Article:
Gardebring v. JenkinsAnnotate this Case
485 U.S. 415 (1988)
U.S. Supreme Court
Gardebring v. Jenkins, 485 U.S. 415 (1988)
Gardebring v. Jenkins
Argued January 13, 1988
Decided April 19, 1988
485 U.S. 415
In 1981, the federal statute authorizing the Aid to Families with Dependent Children (AFDC) program was amended to provide that a family receiving nonrecurring lump-sum income is ineligible for benefits for the number of months that the income would satisfy the family's standard of need. In 1983, respondent's husband received a lump-sum Social Security disability payment, which was expended within two days to pay family bills. Respondent reported the receipt and expenditure of the lump-sum payment to her Minnesota Department of Human Services (Department) caseworker and was advised that, under the 1981 amendment, her family would be ineligible for benefits for the next several months. The family continued to receive benefits while respondent's administrative appeal was pending, but the Department ultimately concluded that the federal statute must be enforced even though respondent had not received advance notice of the new lump-sum rule. Respondent then intervened in a pending class action in Federal District Court; the court held that the Department's implementation of the new lump-sum rule without adequate notice to AFDC applicants and recipients violated a federal notice regulation that, as promulgated by the Secretary of Health and Human Services (Secretary) before the 1981 amendment was enacted, requires that individuals be given "information in written form, and orally as appropriate, about . . . conditions of eligibility." The Court of Appeals affirmed the District Court's judgment in pertinent part.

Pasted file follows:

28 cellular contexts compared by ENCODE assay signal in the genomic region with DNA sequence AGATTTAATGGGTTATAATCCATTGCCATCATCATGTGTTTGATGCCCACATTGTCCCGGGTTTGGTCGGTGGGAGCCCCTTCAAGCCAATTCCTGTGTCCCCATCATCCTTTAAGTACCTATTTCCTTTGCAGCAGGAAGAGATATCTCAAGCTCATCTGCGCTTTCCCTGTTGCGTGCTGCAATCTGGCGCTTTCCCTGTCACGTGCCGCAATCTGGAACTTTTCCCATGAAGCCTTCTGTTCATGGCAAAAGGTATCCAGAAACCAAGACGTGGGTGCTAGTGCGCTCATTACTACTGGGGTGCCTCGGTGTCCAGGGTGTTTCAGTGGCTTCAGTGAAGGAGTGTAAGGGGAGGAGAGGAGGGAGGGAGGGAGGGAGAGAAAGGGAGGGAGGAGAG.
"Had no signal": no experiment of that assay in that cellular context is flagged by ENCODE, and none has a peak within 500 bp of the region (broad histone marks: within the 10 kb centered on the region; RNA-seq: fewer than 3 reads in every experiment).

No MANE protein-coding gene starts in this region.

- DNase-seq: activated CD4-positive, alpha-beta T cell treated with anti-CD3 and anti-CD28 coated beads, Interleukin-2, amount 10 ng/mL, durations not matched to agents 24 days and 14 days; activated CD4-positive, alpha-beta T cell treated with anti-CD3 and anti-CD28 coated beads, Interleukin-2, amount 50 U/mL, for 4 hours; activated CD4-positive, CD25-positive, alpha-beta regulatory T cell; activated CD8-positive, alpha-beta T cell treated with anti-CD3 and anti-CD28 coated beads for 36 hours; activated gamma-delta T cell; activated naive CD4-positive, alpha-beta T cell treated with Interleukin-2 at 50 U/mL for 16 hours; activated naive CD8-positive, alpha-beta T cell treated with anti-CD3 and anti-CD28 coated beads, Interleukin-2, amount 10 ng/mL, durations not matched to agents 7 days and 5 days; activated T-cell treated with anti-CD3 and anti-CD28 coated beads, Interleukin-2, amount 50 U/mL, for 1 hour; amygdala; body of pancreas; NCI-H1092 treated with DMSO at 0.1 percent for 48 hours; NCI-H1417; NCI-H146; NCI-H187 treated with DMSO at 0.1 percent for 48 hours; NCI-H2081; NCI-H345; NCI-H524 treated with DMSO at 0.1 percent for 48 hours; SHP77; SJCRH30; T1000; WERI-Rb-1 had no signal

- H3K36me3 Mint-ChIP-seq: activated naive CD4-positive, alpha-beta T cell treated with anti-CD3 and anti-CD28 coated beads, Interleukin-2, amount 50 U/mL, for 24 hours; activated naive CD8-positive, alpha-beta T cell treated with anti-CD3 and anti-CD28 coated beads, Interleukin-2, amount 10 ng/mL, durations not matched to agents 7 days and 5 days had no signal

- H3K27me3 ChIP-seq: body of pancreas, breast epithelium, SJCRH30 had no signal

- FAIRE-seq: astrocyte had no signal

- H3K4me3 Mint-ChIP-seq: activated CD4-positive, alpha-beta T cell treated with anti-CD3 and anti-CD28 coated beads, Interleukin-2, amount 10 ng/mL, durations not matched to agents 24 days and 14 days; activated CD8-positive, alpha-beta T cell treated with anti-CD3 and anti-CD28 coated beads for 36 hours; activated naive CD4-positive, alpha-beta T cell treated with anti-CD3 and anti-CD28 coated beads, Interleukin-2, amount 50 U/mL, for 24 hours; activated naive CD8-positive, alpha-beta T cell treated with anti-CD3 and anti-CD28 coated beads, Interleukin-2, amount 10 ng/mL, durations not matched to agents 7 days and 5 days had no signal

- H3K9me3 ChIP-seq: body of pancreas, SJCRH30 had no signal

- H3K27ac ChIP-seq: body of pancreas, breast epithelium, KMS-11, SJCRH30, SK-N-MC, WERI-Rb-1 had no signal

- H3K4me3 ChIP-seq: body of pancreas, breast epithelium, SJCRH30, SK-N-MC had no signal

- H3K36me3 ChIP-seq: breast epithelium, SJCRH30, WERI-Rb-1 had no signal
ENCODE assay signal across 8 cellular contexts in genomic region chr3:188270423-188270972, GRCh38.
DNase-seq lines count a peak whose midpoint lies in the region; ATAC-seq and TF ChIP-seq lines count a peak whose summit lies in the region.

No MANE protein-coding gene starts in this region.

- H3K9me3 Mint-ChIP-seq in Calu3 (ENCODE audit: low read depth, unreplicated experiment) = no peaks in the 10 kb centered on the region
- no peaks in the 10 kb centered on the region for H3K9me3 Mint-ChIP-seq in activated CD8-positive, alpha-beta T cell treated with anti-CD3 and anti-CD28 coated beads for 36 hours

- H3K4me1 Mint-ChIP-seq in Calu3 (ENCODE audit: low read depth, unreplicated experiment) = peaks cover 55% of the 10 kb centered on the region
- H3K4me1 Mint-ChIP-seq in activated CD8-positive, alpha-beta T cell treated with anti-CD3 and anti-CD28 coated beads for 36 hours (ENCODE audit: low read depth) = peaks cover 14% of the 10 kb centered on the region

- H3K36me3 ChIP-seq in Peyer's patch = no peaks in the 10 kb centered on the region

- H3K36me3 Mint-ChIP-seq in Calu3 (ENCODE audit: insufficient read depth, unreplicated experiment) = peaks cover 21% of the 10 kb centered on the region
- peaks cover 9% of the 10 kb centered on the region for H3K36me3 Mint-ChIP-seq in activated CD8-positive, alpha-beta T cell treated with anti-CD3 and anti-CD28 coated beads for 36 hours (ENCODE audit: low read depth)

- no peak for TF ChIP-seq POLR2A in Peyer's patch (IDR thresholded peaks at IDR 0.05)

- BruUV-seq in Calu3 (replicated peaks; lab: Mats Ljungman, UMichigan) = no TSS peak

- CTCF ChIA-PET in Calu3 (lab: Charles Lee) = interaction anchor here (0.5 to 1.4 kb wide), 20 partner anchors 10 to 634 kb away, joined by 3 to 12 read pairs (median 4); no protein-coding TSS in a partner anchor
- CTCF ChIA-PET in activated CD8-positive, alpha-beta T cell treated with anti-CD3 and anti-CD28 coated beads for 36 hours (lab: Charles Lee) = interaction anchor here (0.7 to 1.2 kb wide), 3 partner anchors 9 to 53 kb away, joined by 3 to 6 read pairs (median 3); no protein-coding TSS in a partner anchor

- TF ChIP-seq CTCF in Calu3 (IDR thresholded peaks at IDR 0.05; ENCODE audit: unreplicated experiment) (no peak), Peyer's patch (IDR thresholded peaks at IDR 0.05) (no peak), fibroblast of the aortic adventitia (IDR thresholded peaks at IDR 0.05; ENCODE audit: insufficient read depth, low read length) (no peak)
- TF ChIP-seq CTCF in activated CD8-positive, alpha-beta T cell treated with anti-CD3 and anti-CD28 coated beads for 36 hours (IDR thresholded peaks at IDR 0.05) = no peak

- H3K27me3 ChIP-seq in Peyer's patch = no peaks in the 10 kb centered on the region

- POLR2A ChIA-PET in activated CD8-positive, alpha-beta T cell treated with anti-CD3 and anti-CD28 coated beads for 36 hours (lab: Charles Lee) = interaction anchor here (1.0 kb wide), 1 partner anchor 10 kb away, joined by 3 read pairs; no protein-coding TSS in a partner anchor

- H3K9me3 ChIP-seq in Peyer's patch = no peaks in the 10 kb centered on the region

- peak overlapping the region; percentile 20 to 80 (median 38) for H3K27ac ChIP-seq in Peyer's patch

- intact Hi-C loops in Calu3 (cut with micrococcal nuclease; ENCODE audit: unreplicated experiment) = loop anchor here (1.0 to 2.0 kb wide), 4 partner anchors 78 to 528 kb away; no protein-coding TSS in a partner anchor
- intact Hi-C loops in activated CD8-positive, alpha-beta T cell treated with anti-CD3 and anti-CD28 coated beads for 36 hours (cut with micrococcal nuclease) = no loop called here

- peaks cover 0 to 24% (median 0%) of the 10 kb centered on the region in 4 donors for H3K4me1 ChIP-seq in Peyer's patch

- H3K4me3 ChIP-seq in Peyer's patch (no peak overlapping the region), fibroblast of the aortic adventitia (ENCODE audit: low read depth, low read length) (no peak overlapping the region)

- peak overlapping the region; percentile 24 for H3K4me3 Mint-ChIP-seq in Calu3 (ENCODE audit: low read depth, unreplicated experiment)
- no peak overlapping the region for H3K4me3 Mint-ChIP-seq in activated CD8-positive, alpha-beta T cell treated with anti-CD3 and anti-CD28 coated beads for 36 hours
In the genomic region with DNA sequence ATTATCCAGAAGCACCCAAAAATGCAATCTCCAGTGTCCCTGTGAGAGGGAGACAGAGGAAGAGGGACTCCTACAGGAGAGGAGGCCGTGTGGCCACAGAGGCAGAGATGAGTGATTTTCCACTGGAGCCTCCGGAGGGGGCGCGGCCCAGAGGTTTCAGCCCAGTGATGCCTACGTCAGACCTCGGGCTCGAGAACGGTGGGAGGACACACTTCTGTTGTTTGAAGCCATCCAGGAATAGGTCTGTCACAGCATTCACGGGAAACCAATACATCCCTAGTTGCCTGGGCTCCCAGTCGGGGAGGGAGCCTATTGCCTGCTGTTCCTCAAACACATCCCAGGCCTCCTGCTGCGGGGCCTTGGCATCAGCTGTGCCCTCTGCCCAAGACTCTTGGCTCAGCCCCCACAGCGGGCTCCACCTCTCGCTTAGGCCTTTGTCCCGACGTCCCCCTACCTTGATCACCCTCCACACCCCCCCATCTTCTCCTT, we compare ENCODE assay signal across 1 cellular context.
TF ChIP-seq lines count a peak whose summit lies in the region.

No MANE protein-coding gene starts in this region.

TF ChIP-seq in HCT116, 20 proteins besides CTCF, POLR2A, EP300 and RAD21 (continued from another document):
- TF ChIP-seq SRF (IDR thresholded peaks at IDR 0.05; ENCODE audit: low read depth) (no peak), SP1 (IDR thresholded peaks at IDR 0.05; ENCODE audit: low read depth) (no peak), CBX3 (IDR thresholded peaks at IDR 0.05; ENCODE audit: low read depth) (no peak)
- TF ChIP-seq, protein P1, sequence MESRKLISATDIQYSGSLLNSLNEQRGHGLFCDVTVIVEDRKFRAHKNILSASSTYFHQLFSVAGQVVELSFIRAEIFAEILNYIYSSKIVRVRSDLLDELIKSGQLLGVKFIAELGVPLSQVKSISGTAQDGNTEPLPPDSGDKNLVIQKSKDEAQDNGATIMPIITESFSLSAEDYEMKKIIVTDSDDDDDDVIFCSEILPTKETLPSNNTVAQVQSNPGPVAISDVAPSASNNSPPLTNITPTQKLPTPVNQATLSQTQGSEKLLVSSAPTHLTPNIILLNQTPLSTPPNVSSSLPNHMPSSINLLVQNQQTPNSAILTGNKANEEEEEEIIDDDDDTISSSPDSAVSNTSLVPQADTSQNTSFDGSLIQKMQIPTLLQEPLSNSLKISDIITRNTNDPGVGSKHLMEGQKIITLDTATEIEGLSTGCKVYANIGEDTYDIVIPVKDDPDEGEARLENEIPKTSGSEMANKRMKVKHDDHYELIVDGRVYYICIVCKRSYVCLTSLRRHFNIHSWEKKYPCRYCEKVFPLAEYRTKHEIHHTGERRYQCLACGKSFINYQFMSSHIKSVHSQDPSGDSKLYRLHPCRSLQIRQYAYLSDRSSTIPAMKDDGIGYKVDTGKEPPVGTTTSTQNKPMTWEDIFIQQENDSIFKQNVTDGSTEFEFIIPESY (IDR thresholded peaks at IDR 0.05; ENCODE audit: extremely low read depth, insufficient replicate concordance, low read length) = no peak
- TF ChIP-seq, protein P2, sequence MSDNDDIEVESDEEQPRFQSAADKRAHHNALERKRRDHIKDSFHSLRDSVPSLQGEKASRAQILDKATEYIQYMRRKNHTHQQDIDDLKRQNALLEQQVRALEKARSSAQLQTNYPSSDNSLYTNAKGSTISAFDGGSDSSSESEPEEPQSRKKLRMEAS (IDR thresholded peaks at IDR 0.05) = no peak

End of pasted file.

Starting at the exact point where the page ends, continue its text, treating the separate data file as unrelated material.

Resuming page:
Held: The federal notice regulation was not violated by the Department. Pursuant to the regulation, the Department has distributed two printed brochures that generally describe the AFDC program and the recipient's duty to report all household income monthly. When the 1981 amendment was enacted, the Department sent a letter to all AFDC recipients advising them of the major changes in the program and alerting them to the new lump-sum rule. The plain language of the federal regulation does not require that information be disseminated regarding every specific change in eligibility requirements. Moreover, the plain language of the notice provision and of other provisions in the same section of the
regulations establishes that only applicants, and not recipients, are addressed by the requirement that individuals be given information about the program. Further, even as to applicants, the notice provision requires only that printed information about access to AFDC benefits be available, and that such information may be transmitted orally as well. Finally, the Secretary believes it appropriate to rely on an oral explanation of the consequences of receiving a lump-sum payment when the recipient reports it to the family's caseworker. In sum, the notice regulation simply requires the State to publish a general description of the basic structure of the AFDC program and its availability. Pp. 485 U. S. 423-432.
801 F.2d 288, reversed.
STEVENS, J., delivered the opinion of the Court, in which REHNQUIST, C.J., and WHITE, BLACKMUN, and SCALIA, JJ., joined. O'CONNOR, J., filed an opinion concurring in the judgment in part and dissenting in part, in which BRENNAN, J., joined, and in which MARSHALL, J., joined as to the last paragraph, post, p. 485 U. S. 432. KENNEDY, J., took no part in the consideration or decision of the case.